Albatrosses are some of the most far-roaming seabirds in the world (5) and the Campbell albatross in particular has been known to make single, non-stop flights of up to 19 hours without landing (4). During the day, the Campbell albatross spends most of its time in flight, but it will spend the night sitting on the water (4).
Typical foraging trips in this species last between 3 and 12 days (4), and individuals may travel up to 2,000 kilometres away from the colony in search of food (6). The Campbell albatross feeds mainly on fish, particularly southern blue whiting (Micromesistius australis), which forms the bulk of the diet during the chick-rearing period. It also takes cephalopods, crustaceans, jellyfish and carrion (7). The Campbell albatross generally feeds by seizing prey at the surface and possibly by shallow diving, as well as by following fishing vessels (2) (3). Like other albatrosses, the Campbell albatross is known as a ‘tube-nose’ due to its large external nostrils, which provide this it with a very good sense of smell, used for foraging (5).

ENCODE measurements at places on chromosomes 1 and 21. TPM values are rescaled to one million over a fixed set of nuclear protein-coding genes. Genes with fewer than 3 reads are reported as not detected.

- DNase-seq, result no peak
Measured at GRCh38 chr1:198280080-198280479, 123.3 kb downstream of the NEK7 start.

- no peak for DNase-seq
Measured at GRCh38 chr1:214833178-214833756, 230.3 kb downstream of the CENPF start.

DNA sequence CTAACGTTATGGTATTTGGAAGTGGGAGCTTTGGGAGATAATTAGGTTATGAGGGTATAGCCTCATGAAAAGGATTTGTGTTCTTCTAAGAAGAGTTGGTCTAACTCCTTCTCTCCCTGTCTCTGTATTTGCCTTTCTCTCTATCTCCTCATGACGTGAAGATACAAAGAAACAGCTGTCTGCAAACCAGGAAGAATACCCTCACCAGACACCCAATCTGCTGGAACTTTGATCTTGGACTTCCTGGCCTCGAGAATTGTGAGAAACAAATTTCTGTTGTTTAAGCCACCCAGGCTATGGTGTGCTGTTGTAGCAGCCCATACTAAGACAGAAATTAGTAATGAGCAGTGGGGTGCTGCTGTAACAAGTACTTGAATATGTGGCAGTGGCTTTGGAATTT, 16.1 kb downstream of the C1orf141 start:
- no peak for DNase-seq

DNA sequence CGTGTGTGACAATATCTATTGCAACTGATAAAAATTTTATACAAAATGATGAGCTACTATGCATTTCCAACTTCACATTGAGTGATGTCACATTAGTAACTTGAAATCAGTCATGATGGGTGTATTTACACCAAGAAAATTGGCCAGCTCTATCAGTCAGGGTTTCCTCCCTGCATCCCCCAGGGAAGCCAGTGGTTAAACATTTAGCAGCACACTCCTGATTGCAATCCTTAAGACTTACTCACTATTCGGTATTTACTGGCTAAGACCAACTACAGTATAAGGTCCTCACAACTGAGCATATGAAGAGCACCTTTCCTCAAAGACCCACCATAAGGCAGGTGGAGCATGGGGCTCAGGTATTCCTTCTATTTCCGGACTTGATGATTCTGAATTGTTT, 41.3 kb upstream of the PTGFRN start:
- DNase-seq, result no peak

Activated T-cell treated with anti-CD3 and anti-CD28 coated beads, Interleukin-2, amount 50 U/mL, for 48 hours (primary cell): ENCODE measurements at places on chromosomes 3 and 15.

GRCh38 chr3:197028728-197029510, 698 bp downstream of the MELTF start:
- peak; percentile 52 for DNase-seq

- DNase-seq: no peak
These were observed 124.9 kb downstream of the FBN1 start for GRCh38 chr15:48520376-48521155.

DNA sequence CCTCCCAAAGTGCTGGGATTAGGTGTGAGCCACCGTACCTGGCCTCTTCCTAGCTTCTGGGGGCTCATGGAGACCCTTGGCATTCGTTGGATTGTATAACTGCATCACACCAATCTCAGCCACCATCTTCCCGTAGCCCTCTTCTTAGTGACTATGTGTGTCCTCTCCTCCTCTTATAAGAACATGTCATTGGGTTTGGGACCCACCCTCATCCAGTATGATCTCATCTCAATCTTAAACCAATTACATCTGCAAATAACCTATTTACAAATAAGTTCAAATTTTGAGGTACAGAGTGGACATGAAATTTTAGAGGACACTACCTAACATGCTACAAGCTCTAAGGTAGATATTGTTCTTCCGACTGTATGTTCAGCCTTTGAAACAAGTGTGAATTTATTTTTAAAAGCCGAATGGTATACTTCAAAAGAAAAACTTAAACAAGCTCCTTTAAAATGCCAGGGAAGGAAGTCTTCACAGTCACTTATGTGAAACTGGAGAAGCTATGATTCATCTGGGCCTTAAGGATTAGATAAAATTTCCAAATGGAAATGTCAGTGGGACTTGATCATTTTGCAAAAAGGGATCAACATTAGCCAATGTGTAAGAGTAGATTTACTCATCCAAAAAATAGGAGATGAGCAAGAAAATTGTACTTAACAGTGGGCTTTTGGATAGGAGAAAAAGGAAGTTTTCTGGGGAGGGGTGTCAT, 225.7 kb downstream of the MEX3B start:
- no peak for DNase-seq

The Campbell albatross is a long-lived and slow-growing species (5) which does not usually breed until it is ten years old (3), and only returns to land for the first time when it is five years old (2). This species breeds in large colonies on Campbell Island. The female Campbell albatross lays a single egg each year, in late September to early October, and the egg hatches in early December (3). Both the male and female Campbell albatross care for the chick (2), which fledges from mid-April to early May (3).
In defence against predators, an albatross will eject a strong-smelling stomach oil which can travel over one metre in the direction of the predator (5).